Maybe his candidacy can expedite the journey.


Joshua said...

I like the flexibility of your argument here. Race as multiple things that display its importance: the irrelevant non-realistic divide it created or the construction that orders society.

In addition, I think we should seek to define it at least one more way. I think identifying racial communities, in their best light, as progressive spaces for love and caring (since some have rejected or limited fear and hatred in their lives in order to live fully and freely given racism's pervasive power to affect our state) is important because expanding that community is our best shot at defeating some of these -isms.

Naima said...

hey michael, thanks for this post! i have a couple thoughts.

i had no idea about the ancestral relationship between obama and bush or obama and cheney. it's interesting and does show how the divide of race is complicated by our interconnectedness.

i also like that you mention that in certain slave societies, like colonial VA, there is evidence to suggest that ideas of race are not necessarily what we would imagine them to be.

i've got to say though that having a person of color as president does not translate into real changes in the everyday material conditions of black people in the United States and around the world. does it change our political, intellectual, and spiritual life?

you raise some good points and questions and i want to see what people who read/write for TNS think about obama's candidacy more deeply... this post is a great place to start.

Zach said...

great post, michael, even if you do like hillary.

naima, you say that "having a person of color as president does not translate into real changes in the everyday material conditions of black people in the United States and around the world."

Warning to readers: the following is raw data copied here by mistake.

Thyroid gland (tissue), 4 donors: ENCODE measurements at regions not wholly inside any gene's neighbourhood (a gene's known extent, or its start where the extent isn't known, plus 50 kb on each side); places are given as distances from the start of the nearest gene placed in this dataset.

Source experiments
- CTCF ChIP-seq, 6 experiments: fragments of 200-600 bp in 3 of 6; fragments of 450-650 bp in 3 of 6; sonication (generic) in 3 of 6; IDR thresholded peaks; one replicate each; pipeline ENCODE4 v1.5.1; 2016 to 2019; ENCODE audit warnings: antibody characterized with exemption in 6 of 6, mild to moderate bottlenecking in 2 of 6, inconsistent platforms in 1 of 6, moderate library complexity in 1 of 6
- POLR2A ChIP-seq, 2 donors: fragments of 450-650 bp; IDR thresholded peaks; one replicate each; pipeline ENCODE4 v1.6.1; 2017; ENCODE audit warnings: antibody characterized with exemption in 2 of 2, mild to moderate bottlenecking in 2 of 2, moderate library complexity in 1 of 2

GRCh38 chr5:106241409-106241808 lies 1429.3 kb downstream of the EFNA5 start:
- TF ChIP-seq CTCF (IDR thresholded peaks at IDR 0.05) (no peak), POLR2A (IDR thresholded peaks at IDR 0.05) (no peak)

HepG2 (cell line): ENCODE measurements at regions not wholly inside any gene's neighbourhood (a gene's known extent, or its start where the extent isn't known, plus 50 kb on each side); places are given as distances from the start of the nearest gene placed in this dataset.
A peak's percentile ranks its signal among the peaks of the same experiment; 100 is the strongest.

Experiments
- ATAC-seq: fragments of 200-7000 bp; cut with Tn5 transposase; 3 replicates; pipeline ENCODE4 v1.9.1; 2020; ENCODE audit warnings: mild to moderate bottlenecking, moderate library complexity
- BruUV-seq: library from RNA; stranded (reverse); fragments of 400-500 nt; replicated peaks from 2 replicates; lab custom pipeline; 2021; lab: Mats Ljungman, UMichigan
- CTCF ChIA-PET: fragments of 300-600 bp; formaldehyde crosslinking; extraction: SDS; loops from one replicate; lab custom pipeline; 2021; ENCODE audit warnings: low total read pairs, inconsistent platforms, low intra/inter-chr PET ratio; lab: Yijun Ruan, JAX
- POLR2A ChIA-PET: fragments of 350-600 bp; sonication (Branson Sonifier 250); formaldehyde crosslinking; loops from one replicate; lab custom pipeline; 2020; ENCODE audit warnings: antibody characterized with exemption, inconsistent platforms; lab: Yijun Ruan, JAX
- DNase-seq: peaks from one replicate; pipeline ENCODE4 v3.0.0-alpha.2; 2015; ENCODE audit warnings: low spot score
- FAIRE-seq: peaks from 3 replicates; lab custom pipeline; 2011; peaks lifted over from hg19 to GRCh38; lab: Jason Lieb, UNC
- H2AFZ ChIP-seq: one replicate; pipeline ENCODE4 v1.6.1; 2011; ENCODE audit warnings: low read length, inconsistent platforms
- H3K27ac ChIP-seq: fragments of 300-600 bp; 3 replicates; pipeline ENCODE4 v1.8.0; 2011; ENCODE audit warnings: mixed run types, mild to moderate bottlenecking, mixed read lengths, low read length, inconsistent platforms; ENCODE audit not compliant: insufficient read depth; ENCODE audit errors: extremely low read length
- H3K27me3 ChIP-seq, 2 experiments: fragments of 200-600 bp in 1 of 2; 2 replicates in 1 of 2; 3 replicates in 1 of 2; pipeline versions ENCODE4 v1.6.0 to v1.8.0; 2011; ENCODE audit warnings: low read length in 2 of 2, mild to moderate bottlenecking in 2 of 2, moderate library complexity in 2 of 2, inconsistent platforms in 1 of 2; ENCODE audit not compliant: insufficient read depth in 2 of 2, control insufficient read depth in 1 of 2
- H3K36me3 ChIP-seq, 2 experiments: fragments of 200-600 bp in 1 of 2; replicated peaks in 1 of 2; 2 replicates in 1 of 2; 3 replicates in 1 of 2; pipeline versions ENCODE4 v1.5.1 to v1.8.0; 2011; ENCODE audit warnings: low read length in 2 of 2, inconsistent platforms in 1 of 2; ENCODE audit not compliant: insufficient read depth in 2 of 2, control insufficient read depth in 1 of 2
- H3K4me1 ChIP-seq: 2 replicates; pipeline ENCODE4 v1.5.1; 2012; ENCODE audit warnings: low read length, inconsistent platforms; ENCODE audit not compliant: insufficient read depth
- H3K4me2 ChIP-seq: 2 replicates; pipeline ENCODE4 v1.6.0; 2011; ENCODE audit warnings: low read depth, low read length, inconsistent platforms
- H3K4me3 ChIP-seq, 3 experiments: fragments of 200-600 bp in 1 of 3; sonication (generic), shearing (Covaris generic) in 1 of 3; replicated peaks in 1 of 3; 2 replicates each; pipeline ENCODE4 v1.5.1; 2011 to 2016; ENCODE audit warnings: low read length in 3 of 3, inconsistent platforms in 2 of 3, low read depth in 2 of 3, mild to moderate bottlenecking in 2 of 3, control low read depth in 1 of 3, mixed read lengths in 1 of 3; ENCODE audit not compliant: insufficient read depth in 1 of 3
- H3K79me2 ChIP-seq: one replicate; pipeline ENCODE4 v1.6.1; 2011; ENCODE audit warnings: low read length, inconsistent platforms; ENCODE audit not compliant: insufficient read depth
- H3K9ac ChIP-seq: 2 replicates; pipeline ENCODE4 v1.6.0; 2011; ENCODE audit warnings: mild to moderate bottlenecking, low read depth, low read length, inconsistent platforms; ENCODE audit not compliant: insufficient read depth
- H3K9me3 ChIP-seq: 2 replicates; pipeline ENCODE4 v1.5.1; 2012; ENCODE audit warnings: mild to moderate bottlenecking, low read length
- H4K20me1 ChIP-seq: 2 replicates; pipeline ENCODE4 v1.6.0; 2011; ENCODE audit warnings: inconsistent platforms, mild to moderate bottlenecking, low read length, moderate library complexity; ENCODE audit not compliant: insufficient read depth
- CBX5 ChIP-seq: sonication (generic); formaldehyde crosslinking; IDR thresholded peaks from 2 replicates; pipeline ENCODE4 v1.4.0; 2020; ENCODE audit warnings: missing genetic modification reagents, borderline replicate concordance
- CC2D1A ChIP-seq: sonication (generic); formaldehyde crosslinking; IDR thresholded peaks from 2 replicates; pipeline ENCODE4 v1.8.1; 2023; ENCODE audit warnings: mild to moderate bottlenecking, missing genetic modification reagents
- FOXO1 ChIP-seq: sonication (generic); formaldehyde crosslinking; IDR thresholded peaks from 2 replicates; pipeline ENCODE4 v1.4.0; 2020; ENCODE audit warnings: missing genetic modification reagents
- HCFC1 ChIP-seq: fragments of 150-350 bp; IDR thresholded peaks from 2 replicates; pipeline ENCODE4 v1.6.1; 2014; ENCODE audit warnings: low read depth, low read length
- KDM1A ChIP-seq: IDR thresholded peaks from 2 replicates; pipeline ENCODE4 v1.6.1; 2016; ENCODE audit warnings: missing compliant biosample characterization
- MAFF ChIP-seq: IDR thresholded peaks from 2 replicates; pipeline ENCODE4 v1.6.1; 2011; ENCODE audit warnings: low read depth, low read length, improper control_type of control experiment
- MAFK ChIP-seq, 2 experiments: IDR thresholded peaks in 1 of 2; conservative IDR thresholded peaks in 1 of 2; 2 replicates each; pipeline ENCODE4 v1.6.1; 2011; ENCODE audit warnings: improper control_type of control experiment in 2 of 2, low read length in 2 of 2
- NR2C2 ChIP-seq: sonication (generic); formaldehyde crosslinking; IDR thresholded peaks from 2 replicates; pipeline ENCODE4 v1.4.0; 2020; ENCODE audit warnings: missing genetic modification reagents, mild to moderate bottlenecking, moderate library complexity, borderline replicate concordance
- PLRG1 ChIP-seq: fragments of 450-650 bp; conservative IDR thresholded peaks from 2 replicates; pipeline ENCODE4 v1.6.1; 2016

no one's arguing that by having a black man in the white house, suddenly the median household income of black families jumps $15,000. i don't think your suggesting anyone is arguing that, but to answer your second question, having a black president certainly does change the tenor of american political life and american culture in general. it goes a long way to erasing the sense of helplessness that has pervaded so many minority communities where many feel like mainstream society has passed them by without much thought. this leads to the first point about concrete improvements in black people's lives. i think having a black president can make a huge difference. forgive my mushy anecdote (and try to pretend a white person isn't writing it) but a young black man who feels there is no chance for upward mobility can look and see a shining example of why there is hope (politics of hope!) in the white house. (this leads to two easy objections: first, might a black president then be a bad thing since it relieves the pressure for society to address serious racial problems and inequalities? does racist white man now have the excuse to say "hey, there's a black president? what are y'all whining about inequality for?" second, is the mushy anecdote "privilege-blind" (as we whites with our liberal guilt are known to be)? that is, might this hypothetical young black man really never think there is much hope for social mobility simply by looking at obama because he knows that barack had caring parents who helped him get to harvard law school and put food on the table every night?...these objections deserve addressing but it's late and i've rambled too long)